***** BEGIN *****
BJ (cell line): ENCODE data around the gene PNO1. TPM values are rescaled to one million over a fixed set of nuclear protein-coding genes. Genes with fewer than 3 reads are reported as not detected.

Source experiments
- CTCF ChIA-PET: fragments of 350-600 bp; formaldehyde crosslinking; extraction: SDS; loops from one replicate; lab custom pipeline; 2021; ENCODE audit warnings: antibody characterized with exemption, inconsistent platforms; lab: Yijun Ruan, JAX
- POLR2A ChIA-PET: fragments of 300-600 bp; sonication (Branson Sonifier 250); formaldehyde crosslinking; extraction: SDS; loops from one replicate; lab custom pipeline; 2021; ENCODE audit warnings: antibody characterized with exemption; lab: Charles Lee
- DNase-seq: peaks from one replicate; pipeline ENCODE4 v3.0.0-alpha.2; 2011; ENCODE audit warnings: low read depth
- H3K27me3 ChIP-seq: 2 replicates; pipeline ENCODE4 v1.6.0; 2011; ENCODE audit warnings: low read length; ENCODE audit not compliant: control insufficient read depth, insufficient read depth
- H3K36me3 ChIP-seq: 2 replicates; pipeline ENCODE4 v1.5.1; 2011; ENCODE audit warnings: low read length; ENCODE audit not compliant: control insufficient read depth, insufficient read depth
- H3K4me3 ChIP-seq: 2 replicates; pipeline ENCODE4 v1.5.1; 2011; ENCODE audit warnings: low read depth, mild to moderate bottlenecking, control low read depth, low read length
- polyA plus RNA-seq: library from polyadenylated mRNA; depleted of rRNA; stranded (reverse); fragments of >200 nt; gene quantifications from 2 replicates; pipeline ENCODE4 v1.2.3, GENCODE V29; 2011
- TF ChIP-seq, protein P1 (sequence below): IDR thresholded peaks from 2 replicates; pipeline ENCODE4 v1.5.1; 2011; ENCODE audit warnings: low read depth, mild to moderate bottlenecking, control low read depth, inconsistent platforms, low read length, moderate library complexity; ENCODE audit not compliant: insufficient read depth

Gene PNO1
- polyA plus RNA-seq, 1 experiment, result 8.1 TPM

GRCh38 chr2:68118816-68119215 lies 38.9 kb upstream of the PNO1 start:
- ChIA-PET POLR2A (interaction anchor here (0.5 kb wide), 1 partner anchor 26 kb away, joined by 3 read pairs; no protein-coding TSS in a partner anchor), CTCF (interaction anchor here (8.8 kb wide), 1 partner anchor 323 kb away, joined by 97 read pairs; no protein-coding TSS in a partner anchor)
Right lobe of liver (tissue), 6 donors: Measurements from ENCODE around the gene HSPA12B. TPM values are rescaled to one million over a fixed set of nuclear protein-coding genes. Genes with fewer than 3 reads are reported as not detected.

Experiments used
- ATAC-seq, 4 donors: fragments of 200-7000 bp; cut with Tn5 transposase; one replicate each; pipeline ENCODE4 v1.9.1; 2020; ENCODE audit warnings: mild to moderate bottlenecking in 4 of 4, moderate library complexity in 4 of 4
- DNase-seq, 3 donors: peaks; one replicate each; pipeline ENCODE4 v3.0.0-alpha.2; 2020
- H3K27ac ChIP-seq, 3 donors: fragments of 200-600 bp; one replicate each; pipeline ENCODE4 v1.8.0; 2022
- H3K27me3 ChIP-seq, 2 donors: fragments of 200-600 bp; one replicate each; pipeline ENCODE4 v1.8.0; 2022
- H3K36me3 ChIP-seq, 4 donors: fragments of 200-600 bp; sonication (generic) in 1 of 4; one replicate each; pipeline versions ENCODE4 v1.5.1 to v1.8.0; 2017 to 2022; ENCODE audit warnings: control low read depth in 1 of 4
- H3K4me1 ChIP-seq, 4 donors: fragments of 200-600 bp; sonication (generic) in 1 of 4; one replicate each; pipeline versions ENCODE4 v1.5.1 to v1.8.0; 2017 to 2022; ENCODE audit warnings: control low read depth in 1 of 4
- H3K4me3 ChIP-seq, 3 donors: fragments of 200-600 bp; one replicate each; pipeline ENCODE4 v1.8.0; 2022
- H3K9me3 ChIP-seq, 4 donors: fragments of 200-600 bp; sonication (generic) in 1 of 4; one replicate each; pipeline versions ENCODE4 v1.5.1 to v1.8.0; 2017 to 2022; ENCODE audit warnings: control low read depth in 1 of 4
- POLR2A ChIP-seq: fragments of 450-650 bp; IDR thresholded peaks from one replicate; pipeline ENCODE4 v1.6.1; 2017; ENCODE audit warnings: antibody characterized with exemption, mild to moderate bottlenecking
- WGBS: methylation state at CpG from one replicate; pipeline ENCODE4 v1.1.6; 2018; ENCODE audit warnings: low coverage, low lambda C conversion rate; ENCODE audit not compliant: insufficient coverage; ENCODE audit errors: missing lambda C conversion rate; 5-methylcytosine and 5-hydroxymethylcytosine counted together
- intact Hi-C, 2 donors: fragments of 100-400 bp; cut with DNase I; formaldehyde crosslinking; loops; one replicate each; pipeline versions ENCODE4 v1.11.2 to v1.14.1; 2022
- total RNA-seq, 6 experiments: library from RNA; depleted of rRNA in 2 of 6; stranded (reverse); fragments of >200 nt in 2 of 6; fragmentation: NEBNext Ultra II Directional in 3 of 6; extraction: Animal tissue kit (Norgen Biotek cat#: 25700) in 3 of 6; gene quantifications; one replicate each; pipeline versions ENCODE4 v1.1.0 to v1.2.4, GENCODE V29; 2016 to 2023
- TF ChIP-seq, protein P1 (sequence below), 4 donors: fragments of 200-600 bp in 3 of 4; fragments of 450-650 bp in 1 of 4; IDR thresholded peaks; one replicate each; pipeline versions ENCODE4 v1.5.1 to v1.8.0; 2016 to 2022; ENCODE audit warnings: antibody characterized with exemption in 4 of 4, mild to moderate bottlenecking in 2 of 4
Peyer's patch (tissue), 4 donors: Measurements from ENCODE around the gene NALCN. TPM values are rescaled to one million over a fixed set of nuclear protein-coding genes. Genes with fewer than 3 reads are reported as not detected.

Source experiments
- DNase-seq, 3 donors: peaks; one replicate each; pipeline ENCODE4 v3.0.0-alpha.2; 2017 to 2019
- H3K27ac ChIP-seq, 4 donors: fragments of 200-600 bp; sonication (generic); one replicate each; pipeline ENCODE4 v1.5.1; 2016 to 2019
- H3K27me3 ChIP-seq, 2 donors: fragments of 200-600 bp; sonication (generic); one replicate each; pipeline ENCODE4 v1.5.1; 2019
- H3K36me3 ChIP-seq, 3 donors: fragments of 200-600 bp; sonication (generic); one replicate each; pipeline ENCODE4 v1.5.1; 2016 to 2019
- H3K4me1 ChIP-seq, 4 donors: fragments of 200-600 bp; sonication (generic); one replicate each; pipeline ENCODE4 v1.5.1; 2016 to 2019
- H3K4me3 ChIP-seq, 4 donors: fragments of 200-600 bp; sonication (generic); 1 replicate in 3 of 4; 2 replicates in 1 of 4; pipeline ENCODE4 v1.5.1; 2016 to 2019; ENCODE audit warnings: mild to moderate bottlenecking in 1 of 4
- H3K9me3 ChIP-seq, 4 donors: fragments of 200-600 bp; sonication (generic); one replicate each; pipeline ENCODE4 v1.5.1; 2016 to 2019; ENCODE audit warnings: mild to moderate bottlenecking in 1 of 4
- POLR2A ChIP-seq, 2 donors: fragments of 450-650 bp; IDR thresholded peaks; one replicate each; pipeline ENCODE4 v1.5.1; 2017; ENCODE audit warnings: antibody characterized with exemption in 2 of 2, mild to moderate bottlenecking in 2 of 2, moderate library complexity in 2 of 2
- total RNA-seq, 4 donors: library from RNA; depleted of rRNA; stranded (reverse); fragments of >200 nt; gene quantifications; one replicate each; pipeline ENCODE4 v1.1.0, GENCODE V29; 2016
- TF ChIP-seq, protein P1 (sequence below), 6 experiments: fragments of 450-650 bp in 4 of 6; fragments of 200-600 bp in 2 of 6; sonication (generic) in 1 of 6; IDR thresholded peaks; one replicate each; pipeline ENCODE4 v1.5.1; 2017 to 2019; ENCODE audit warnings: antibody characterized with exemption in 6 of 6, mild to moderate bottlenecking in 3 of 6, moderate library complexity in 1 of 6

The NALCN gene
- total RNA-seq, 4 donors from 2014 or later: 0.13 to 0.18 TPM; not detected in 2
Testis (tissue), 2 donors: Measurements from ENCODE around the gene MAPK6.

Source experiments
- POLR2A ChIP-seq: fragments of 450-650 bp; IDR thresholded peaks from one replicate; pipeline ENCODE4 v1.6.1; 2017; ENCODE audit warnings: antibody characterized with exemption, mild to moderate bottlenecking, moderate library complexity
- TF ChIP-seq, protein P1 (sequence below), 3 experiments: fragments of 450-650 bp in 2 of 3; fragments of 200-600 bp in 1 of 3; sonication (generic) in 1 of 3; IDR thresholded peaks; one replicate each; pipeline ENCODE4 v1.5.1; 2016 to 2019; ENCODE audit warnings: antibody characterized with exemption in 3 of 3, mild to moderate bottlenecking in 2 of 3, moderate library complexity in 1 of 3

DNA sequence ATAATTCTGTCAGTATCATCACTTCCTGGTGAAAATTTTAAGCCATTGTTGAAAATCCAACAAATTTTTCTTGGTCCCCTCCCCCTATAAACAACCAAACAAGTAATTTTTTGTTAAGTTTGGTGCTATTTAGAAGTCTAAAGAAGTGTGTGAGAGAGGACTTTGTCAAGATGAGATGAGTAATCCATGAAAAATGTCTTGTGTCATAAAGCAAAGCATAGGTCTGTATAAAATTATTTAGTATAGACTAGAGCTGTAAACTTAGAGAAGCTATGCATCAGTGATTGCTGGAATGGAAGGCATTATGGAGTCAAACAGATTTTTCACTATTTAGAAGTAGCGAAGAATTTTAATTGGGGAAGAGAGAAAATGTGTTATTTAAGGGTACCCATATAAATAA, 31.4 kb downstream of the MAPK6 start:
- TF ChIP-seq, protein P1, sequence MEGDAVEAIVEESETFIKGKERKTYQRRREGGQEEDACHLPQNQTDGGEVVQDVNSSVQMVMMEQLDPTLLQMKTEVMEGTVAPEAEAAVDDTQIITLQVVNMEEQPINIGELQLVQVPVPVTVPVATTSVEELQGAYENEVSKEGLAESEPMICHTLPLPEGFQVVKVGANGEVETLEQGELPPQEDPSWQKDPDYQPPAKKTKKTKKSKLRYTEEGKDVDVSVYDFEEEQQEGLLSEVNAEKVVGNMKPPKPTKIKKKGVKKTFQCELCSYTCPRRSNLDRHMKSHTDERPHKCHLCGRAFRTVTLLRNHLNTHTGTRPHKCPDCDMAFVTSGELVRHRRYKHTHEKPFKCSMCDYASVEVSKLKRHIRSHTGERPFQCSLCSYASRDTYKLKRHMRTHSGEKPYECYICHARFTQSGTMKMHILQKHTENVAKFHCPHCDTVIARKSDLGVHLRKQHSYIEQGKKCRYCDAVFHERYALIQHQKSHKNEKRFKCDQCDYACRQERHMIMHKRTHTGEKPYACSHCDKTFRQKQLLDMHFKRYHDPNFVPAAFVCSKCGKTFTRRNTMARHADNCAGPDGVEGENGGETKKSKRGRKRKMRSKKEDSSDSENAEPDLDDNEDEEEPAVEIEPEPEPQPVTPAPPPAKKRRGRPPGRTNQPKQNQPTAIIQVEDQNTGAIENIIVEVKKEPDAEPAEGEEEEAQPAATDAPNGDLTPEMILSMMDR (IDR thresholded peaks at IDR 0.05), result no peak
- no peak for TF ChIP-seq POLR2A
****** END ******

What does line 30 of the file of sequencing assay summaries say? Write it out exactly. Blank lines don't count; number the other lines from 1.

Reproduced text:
Peyer's patch (tissue), 4 donors: Measurements from ENCODE around the gene NALCN. TPM values are rescaled to one million over a fixed set of nuclear protein-coding genes. Genes with fewer than 3 reads are reported as not detected.